AUGH! From German to English


AUGH! It’s not just a cry of distress, it’s an anglicization.

Augh! Why do we see lots of names ending in -augh? Baugh, Grumbaugh, Brumbaugh? A lot of these are German names, and that sure is not how they are spelled in German. What happened?

German has that sound and spells it as <ch>, as do the Scots, such as "It's a braw bricht moonlit nicht the nicht." (‘It’s a fine bright moonlit night tonight’, with each < ch > pronounced as the raspy kh.

Now when English speakers would hear German names with a -kh- sound like when you gargle, they needed a way to spell it, and they had one. Middle English had had that sound, and spelled it gh, and that spelling has continued, even after the English dropped the kh sound. Scots cruelly spells it with a < ch >, as we saw above. English used it as well for Irish words that originally had that sound- McNaughton, Dougherty, McCullough, McLoughlin.

And so when Americans of the 1700’s and 1800’s heard kh, they used their go-to spelling, and that is how an immigrant named Bach might wind up with the spelling Baugh. Or Back.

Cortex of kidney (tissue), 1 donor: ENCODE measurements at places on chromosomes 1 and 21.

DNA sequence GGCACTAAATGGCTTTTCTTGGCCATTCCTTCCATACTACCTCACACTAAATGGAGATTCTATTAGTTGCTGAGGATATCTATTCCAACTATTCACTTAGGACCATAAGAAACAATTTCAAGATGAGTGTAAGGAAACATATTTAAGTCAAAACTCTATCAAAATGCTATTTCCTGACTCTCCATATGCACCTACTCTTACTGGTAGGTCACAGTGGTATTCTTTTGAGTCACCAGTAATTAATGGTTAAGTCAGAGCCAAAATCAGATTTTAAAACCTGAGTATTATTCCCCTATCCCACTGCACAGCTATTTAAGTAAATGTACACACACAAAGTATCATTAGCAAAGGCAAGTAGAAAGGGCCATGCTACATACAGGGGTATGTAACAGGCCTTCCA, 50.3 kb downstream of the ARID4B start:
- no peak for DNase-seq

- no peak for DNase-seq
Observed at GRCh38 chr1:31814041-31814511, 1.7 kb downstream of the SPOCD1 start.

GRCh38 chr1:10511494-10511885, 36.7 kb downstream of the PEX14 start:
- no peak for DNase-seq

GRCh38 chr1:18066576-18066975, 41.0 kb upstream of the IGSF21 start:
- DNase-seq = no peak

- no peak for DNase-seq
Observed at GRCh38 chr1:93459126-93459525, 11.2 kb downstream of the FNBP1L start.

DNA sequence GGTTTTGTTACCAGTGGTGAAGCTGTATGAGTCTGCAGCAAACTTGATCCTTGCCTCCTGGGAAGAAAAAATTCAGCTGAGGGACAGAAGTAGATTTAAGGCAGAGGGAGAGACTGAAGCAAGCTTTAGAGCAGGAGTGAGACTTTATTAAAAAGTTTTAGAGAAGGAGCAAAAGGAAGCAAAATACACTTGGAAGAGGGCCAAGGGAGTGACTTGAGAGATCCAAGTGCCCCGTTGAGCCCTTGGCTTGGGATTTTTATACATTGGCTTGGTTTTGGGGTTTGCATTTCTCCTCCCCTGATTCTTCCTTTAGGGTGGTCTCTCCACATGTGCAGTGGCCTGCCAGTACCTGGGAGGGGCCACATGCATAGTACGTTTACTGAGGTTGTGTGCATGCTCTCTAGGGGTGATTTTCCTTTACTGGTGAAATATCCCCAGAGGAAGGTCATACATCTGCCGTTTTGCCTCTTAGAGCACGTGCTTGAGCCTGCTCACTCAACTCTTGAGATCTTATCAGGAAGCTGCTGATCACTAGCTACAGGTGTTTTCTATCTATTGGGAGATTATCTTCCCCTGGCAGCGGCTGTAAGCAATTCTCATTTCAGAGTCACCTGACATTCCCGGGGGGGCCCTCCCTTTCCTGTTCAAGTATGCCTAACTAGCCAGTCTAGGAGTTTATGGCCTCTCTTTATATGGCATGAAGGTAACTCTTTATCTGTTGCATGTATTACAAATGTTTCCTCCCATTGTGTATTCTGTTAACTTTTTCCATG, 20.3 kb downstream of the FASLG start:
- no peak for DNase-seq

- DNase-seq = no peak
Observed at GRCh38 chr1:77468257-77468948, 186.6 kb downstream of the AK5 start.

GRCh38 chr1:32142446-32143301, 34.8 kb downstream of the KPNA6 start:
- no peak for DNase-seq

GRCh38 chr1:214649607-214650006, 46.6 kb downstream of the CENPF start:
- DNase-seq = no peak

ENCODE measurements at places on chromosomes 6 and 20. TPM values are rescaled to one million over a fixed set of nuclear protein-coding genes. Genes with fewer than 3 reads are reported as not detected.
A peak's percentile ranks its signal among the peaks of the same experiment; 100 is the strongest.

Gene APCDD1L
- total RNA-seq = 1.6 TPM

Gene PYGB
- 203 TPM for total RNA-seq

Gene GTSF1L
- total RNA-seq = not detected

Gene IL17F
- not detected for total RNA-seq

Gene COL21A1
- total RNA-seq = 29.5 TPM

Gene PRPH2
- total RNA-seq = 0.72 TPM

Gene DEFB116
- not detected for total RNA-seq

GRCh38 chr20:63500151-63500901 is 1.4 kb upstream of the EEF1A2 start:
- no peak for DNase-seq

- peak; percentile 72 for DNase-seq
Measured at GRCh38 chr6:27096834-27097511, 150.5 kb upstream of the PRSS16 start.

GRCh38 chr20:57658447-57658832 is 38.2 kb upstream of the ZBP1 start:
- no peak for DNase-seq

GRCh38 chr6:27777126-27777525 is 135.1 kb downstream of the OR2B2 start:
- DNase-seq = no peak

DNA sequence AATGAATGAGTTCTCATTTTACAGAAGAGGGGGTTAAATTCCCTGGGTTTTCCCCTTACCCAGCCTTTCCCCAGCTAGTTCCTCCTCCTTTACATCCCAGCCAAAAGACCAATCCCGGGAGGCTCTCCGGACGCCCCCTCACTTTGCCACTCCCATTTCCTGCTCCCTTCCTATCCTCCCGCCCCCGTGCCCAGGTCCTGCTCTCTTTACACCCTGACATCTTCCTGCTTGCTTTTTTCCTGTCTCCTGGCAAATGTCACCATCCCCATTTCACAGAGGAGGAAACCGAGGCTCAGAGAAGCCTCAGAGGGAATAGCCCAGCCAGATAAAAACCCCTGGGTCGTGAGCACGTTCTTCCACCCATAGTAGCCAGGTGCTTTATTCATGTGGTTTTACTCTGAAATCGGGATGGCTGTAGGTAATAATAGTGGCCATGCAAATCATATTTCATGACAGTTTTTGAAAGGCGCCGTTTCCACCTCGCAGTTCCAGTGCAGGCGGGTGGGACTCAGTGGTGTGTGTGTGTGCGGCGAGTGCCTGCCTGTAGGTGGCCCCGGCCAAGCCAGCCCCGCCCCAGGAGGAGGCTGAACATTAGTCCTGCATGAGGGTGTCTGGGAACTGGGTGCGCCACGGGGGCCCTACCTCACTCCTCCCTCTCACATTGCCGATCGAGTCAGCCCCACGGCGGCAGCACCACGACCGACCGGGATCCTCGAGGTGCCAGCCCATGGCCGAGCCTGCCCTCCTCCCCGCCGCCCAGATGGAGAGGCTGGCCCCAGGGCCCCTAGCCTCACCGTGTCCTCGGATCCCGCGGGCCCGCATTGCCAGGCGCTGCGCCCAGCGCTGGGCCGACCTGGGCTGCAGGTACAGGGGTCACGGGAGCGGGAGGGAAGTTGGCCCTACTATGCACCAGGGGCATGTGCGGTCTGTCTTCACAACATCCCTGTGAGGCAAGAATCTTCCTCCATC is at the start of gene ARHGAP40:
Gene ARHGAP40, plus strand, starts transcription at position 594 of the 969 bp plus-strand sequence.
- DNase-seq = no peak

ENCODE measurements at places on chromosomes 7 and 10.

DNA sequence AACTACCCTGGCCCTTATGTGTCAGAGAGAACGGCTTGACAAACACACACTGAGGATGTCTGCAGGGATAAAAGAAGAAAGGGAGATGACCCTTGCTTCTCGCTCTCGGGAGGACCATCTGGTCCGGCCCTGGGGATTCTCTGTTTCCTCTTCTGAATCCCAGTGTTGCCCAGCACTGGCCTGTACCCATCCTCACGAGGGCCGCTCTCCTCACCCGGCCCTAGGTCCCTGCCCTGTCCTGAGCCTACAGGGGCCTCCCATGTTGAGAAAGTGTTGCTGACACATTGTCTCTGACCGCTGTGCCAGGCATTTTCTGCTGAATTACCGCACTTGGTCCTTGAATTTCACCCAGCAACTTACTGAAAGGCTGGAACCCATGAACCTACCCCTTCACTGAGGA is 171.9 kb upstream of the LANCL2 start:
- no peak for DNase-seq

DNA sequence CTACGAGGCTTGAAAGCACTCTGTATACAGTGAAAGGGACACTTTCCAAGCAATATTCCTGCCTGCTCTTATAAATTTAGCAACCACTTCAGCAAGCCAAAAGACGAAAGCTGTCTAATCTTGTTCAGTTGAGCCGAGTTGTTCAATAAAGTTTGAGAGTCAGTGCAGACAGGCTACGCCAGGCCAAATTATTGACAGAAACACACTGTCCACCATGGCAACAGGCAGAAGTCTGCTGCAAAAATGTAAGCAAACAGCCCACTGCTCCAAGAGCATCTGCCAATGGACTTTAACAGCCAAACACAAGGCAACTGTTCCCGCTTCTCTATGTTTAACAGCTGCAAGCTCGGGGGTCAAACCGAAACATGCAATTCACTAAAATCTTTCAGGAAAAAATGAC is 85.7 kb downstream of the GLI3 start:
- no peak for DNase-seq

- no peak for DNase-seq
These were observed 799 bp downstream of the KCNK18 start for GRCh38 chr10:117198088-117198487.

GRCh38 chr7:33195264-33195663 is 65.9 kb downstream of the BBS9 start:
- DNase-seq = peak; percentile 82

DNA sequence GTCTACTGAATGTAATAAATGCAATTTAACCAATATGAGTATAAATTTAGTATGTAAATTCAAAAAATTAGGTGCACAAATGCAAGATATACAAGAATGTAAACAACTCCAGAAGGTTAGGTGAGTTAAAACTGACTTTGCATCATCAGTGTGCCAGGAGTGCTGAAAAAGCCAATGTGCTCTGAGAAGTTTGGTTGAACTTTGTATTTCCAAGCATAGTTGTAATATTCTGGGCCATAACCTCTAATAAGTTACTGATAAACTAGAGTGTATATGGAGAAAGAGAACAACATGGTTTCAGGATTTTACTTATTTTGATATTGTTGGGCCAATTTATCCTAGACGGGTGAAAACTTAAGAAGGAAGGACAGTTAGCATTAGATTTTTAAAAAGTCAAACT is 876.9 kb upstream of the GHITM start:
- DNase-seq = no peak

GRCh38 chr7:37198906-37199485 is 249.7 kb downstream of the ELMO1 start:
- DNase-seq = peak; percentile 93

English words ending in -augh generally came to be pronounced -aw, and the German names have often come to be pronounced that way: Harbaugh, Grumbaugh and the like.

Sometimes, English speakers pronounce German < ch > as k, like Bach, or Shuhmacher or Shoemaker, or Hecht department stores.

English at its core is a German-based language, and many of our words are still very similar. Here are a few examples of where German has kept the kh sound and English has kept it- in writing only.

daughter vs. Tochter

slaughter vs. Schlacht

brought vs. brachte

thought vs. dachte

good night vs. gute Nacht

laugh vs. lachen

though vs. doch

Here are some examples of where that shows up in family names:

Bachmann and Bauchmann (‘Creek-man’ and ‘Belly-man’) both may turn into Baughman.

Grünbach (‘greencreek’) and Braunbach (‘browncreek’) can become Grumbaugh and Brumbaugh.

Achenbach might turn into Aughenbaugh, Stambach > Stombaugh.

German -echt tends to anglicize into English -ight, such as Albrecht > Albright

The name Brechbühl has shown up as Brightbill. Or Brackbill or Brechbeil or Brechbill,

More than just the people changed as they came across the ocean. Always keep an eye open to names changing as they migrate!

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#Translation #Germanpronunciation #languages

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